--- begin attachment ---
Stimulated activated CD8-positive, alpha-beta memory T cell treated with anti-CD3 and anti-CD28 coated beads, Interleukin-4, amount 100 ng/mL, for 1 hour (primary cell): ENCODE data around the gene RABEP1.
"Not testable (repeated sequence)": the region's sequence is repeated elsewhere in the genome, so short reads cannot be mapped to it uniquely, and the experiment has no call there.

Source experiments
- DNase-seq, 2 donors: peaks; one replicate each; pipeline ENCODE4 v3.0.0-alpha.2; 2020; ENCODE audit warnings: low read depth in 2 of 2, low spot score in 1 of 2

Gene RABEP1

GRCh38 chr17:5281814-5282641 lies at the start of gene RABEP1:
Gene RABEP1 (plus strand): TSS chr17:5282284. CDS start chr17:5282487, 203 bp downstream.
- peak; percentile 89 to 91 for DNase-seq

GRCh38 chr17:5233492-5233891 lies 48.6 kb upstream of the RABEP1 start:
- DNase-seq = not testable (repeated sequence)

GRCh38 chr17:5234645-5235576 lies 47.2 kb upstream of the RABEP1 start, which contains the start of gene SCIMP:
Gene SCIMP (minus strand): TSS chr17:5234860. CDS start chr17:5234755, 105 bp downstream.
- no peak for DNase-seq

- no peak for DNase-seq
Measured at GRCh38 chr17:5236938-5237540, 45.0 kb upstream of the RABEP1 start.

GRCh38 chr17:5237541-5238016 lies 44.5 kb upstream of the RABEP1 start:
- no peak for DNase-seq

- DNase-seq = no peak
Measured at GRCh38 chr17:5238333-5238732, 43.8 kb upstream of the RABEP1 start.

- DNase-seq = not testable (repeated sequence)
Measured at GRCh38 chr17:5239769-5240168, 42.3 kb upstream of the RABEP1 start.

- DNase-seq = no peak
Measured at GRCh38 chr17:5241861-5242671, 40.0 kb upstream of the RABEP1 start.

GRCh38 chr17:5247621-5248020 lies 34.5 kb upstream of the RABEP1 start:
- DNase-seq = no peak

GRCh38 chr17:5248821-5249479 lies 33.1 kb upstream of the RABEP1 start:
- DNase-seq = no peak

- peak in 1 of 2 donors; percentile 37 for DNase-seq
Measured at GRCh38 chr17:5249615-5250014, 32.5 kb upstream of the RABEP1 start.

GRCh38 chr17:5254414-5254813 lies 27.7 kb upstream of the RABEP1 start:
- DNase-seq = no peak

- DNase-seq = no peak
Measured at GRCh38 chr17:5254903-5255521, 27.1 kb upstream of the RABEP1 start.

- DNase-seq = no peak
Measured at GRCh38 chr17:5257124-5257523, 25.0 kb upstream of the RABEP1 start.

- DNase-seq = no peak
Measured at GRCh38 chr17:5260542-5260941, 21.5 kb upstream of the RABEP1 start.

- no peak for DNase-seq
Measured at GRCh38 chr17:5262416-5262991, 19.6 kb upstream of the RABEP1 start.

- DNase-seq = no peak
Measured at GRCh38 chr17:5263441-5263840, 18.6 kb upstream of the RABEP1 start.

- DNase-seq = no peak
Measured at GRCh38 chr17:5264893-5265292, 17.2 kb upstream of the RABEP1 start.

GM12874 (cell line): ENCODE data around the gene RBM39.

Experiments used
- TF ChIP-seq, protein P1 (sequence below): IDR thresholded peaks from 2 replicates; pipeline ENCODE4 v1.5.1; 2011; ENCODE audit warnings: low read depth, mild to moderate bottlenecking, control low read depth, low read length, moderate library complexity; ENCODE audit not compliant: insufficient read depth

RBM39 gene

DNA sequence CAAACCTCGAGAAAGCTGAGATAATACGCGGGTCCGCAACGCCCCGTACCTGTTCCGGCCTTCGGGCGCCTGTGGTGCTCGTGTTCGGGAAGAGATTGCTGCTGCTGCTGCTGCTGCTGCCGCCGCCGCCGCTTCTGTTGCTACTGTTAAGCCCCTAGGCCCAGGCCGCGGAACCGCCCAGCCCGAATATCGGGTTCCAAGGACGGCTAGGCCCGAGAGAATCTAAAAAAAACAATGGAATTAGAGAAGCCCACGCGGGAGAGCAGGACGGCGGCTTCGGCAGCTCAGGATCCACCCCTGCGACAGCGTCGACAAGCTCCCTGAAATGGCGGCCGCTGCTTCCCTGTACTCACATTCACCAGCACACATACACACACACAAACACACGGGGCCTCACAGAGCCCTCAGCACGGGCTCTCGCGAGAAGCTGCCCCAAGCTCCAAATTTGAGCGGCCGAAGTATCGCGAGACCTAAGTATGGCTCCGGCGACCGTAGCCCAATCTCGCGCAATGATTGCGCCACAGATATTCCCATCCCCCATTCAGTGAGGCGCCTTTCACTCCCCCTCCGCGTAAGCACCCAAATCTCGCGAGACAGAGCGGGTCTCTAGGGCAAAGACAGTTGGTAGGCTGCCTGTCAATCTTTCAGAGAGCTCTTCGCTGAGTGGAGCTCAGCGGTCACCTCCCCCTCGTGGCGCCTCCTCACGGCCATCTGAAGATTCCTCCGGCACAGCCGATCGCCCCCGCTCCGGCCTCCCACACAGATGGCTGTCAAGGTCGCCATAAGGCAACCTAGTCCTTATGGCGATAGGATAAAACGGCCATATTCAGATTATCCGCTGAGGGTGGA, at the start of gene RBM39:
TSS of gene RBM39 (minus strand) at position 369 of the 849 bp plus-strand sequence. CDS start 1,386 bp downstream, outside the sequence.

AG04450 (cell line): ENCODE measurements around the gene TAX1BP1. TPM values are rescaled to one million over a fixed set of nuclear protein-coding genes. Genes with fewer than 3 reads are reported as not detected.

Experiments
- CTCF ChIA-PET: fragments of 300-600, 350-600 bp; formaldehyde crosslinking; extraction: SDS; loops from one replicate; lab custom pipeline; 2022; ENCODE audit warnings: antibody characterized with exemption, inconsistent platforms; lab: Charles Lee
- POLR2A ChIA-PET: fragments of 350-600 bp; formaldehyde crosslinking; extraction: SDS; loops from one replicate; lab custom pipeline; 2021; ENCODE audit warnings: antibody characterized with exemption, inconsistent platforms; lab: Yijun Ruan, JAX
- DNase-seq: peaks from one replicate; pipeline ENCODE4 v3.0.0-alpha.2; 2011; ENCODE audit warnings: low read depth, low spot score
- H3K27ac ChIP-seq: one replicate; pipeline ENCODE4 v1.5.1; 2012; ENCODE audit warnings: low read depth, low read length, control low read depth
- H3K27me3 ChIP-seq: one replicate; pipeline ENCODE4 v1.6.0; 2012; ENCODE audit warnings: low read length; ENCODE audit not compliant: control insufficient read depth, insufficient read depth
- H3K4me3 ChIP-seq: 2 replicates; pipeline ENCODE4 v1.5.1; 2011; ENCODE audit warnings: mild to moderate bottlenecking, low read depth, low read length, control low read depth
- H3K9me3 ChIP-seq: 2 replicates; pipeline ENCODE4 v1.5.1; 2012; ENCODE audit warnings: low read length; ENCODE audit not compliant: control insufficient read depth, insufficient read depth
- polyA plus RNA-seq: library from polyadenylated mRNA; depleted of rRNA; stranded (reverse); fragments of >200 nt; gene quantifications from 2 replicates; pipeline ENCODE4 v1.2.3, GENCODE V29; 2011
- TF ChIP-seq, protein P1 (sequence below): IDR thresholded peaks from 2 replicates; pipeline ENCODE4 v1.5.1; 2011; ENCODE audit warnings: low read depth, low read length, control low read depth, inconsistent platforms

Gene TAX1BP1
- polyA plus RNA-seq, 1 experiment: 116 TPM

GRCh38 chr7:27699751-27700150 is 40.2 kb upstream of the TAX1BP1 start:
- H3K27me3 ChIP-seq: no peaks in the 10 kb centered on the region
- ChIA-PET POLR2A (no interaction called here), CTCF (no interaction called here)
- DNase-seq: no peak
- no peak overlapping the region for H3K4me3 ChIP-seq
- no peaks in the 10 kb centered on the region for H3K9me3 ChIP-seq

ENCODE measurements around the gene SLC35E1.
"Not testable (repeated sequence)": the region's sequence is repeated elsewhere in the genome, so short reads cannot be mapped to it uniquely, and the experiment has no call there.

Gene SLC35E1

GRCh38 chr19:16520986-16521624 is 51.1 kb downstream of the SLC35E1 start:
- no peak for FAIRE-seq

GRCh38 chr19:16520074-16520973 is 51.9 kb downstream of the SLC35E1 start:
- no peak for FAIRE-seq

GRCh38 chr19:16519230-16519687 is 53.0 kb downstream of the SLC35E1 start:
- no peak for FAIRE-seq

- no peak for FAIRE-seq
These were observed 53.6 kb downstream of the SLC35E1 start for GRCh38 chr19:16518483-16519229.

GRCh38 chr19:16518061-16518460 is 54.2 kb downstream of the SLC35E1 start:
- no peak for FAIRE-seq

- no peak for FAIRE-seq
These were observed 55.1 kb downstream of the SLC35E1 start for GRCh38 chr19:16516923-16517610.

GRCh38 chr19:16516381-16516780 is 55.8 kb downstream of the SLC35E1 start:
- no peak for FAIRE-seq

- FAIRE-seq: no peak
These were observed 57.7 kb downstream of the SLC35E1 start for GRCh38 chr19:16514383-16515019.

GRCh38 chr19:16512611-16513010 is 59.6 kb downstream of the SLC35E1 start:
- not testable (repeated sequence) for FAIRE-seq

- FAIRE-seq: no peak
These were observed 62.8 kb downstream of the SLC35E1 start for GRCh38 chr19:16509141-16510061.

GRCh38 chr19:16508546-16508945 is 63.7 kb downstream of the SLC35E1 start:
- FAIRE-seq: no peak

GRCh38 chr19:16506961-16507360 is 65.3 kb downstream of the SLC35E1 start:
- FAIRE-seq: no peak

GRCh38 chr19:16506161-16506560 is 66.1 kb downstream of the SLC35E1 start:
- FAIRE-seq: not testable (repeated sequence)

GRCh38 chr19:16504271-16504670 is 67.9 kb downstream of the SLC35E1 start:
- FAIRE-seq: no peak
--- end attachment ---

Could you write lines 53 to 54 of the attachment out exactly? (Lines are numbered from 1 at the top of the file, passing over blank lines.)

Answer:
- POLR2A ChIA-PET: fragments of 350-600 bp; formaldehyde crosslinking; extraction: SDS; loops from one replicate; lab custom pipeline; 2021; ENCODE audit warnings: antibody characterized with exemption, inconsistent platforms; lab: Yijun Ruan, JAX
- DNase-seq: peaks from one replicate; pipeline ENCODE4 v3.0.0-alpha.2; 2011; ENCODE audit warnings: low read depth, low spot score